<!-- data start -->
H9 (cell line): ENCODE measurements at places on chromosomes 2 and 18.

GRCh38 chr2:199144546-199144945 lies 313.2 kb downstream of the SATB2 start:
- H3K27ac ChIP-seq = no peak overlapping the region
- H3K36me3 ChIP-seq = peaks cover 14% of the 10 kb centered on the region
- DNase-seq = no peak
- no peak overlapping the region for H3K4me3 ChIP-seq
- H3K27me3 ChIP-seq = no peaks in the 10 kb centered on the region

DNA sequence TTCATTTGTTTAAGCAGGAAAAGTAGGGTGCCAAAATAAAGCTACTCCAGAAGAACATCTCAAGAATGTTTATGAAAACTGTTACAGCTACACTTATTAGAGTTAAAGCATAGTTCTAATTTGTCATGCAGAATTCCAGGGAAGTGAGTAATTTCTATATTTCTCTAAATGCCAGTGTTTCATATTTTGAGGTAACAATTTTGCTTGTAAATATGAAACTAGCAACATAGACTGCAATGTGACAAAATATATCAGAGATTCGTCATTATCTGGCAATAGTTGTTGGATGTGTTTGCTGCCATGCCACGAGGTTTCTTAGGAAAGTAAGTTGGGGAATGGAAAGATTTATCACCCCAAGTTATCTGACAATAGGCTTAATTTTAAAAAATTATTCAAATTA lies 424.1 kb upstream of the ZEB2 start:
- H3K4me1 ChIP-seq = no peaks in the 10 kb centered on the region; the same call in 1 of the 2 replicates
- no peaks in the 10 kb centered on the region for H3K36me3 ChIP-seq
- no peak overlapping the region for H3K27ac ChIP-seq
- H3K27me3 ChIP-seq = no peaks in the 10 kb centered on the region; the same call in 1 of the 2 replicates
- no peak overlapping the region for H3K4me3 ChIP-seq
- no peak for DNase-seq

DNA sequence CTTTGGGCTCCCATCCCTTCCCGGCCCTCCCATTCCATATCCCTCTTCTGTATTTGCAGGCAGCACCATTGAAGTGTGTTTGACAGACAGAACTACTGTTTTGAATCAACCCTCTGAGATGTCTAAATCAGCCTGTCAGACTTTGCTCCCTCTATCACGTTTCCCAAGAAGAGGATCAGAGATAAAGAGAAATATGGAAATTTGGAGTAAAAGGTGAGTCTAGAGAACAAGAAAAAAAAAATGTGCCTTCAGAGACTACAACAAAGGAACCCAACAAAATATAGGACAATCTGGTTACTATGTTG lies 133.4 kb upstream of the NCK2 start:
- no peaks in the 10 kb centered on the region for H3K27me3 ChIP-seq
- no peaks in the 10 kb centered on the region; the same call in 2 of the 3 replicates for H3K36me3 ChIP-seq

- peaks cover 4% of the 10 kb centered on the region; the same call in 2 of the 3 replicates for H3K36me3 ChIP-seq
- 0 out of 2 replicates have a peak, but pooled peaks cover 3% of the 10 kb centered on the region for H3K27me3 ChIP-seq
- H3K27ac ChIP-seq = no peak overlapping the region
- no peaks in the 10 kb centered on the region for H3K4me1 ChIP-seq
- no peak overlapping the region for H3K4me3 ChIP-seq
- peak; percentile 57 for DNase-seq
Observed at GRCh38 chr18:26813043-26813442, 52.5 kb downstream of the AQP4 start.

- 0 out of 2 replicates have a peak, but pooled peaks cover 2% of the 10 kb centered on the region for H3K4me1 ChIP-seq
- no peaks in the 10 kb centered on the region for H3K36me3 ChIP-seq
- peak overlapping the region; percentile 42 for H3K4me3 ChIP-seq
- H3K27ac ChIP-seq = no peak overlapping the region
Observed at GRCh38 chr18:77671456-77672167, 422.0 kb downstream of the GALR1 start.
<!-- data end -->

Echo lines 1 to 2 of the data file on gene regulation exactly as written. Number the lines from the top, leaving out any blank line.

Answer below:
H9 (cell line): ENCODE measurements at places on chromosomes 2 and 18.

GRCh38 chr2:199144546-199144945 lies 313.2 kb downstream of the SATB2 start: